We went to Germany also in this combination, we went also to Finland … this was our team to go and do these things because these are all decent people, they’re from different parties, but normal to talk to.
If you’re asking what would be a lesson for other countries: It was important early on to put together a team of people from different political parties who personally are in favor of the project and who are more or less presentable. Not only because it’s important to talk to the people in different European capitals, but because then you can impose that thing on the domestic parliament. We never had, for instance, from what I can remember, throughout these four years, we never had any of this vulgar speech or rude attacks or rude confrontations when we were discussing EU topics, although some of them were quite sensitive, like subsidies, like the border issue … Because this was somehow kept under the control by people who have more or less influence within their parties and respect. I think this was also helpful in maintaining the consensus for such a long time.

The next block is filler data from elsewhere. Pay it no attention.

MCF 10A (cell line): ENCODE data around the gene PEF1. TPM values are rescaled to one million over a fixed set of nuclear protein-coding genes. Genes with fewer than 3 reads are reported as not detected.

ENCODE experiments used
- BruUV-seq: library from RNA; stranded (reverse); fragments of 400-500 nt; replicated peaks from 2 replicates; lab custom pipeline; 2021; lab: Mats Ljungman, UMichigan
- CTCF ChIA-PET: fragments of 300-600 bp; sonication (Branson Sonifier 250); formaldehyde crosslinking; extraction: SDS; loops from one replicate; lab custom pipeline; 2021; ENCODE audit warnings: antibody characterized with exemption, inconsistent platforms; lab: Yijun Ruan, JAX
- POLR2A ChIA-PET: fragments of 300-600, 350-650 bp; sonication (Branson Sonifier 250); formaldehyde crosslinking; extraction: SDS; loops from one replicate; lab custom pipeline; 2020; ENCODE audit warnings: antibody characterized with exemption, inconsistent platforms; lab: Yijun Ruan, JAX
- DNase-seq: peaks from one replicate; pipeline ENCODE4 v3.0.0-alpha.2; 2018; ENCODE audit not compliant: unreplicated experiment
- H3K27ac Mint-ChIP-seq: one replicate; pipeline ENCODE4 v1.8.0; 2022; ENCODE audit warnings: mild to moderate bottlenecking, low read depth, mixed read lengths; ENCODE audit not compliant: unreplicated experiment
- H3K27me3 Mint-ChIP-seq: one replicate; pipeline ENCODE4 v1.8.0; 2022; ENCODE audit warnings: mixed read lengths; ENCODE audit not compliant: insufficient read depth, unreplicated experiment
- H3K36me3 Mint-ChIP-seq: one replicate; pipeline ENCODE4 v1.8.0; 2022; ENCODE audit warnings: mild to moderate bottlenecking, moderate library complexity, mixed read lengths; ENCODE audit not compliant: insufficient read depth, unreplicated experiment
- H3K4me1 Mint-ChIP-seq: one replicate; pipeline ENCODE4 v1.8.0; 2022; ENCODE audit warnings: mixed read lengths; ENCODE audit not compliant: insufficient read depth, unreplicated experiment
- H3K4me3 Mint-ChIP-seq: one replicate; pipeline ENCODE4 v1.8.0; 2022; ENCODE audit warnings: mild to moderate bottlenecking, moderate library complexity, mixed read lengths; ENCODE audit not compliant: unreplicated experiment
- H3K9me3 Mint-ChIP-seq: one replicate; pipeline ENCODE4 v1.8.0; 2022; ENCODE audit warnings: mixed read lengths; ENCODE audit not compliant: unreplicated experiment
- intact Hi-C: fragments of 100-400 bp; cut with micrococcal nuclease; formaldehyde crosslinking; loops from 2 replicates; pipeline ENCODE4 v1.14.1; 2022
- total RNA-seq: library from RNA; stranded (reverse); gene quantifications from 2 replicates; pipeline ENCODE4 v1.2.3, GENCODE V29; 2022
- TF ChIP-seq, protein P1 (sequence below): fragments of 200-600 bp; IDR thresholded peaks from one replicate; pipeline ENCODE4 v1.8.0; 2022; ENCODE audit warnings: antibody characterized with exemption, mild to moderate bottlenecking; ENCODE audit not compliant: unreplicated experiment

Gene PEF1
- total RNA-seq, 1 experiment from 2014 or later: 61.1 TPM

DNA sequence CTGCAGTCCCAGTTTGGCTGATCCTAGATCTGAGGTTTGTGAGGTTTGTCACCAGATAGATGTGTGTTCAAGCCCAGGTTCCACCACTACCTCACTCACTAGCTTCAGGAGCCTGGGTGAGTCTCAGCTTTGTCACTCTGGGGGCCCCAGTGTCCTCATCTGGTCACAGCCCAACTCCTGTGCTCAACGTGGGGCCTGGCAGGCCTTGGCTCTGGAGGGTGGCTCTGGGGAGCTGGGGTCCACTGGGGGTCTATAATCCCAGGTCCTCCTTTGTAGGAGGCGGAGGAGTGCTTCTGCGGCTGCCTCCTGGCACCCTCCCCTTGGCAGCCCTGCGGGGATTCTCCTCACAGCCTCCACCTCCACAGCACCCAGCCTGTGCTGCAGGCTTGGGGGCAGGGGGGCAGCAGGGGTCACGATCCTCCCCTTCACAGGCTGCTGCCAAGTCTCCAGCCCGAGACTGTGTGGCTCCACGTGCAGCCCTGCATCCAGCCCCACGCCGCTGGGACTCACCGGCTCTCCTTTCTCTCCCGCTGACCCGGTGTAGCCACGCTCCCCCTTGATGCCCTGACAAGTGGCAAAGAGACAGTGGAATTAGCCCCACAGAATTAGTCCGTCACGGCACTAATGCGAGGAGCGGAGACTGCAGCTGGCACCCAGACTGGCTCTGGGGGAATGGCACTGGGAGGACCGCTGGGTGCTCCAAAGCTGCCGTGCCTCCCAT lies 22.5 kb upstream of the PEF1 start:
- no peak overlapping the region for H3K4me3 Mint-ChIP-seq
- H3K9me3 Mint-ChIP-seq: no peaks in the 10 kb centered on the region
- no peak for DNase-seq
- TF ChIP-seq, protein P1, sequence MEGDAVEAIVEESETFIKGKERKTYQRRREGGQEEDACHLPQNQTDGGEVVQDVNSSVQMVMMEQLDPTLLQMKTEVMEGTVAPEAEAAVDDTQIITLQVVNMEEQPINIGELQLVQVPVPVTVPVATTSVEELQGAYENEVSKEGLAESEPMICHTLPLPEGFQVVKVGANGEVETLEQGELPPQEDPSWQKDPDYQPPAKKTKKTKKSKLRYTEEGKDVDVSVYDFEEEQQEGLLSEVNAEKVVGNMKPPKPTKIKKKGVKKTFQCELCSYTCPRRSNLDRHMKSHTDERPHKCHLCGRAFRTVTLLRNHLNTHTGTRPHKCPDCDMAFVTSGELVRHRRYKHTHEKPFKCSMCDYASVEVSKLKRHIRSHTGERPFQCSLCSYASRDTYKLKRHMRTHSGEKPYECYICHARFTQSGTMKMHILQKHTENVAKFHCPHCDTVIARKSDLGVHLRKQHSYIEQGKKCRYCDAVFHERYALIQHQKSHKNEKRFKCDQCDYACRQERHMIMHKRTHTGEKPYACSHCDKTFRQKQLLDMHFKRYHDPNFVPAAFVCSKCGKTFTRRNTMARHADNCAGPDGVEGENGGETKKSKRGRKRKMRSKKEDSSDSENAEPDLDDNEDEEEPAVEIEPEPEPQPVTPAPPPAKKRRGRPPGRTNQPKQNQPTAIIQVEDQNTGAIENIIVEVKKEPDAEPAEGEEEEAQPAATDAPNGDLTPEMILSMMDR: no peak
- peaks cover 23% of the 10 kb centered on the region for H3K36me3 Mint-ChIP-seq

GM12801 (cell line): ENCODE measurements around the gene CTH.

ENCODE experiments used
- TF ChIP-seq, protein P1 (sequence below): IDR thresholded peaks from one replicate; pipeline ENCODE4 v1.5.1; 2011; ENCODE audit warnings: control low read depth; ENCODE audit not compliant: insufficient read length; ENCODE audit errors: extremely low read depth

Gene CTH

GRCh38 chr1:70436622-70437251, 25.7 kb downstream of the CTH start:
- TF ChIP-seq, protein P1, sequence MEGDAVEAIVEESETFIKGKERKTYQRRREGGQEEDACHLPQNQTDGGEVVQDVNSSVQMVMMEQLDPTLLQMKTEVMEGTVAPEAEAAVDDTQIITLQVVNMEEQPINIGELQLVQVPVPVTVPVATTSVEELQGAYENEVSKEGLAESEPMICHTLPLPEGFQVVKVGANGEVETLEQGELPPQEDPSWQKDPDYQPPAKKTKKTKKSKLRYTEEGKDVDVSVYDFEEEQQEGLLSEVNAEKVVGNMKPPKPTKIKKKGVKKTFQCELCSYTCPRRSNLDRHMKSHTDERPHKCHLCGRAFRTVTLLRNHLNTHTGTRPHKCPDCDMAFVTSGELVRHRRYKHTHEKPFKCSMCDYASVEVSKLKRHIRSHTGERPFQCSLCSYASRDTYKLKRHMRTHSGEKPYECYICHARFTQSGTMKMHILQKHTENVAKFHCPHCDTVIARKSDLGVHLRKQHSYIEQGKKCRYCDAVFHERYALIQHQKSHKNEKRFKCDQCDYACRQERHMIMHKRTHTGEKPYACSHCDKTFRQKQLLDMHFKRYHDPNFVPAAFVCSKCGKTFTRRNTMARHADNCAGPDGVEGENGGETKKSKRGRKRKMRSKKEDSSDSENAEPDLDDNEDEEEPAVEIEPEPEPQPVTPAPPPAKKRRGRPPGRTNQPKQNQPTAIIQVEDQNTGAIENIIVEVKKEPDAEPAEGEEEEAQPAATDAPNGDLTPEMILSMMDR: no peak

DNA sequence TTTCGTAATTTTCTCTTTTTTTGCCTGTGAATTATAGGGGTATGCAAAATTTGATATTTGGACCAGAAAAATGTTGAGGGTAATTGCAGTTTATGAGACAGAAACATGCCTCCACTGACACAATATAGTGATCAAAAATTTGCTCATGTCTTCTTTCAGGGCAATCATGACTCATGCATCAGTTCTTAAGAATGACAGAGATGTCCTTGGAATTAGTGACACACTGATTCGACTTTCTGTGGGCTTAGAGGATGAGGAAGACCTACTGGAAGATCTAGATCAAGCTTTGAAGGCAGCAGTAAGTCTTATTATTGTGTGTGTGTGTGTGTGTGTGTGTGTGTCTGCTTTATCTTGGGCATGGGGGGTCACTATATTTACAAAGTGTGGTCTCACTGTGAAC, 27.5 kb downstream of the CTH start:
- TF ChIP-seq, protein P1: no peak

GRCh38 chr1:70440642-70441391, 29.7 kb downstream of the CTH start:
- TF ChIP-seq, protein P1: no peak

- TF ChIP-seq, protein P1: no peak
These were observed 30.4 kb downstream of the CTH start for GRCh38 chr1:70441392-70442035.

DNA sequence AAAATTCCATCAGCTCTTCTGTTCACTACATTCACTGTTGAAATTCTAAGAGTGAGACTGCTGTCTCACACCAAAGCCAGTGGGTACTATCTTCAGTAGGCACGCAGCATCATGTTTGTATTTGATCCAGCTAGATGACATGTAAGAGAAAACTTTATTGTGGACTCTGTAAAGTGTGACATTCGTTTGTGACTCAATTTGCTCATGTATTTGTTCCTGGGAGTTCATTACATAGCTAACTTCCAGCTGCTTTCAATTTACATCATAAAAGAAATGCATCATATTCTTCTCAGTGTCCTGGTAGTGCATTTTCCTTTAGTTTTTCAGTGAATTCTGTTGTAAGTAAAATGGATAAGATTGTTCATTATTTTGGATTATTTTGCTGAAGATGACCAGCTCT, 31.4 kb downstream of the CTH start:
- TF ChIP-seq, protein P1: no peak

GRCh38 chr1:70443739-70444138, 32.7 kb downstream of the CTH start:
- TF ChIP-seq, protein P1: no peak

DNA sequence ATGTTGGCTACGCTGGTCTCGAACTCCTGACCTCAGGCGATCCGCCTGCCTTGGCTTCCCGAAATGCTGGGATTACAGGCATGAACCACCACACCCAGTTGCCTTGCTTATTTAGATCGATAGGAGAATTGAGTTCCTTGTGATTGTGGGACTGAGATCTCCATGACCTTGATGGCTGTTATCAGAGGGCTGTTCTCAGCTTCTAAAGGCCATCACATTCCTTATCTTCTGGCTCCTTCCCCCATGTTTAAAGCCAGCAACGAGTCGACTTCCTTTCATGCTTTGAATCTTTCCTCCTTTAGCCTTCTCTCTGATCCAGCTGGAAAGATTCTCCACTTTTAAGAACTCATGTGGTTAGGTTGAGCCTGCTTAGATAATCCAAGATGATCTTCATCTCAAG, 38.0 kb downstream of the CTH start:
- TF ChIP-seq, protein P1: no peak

The key thing here is trying to build a working consensus. But how you go about it, it’s much easier said than done. It’s important to distinguish between a declaratory consensus and a working consensus. And very often people try to trick you. They say ‘we’re in favor of the EU more than you etc.’
Somebody has to start. But it has to be an atmosphere where it’s clear that there are some key individuals that are from different parties, that have some influence over the political segment, that are genuinely in favor of that and then you go from there, basically. It’s very important to show, at least at the beginning, on some small things that you are prepared to give in on certain things or on scoring political points in order to achieve this goal. This builds personal trust among a small group of people. There is no personal trust between people in political parties. Most people in political parties had no clue what was going on. Not that something was hidden from them, but they weren’t interested in all the details. But they felt that somehow this was being taken care of, that this was in good hands and is being pushed through.